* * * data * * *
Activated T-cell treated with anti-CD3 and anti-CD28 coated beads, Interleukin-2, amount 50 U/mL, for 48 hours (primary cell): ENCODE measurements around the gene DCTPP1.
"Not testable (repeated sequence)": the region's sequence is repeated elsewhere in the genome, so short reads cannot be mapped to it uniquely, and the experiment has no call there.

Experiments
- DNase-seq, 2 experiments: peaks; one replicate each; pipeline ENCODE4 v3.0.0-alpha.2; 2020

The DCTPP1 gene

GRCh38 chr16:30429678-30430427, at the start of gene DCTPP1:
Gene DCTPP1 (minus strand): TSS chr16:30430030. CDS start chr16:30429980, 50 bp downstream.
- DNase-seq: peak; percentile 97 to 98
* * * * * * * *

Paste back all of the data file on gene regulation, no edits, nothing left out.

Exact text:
Activated T-cell treated with anti-CD3 and anti-CD28 coated beads, Interleukin-2, amount 50 U/mL, for 48 hours (primary cell): ENCODE measurements around the gene DCTPP1.
"Not testable (repeated sequence)": the region's sequence is repeated elsewhere in the genome, so short reads cannot be mapped to it uniquely, and the experiment has no call there.

Experiments
- DNase-seq, 2 experiments: peaks; one replicate each; pipeline ENCODE4 v3.0.0-alpha.2; 2020

The DCTPP1 gene

GRCh38 chr16:30429678-30430427, at the start of gene DCTPP1:
Gene DCTPP1 (minus strand): TSS chr16:30430030. CDS start chr16:30429980, 50 bp downstream.
- DNase-seq: peak; percentile 97 to 98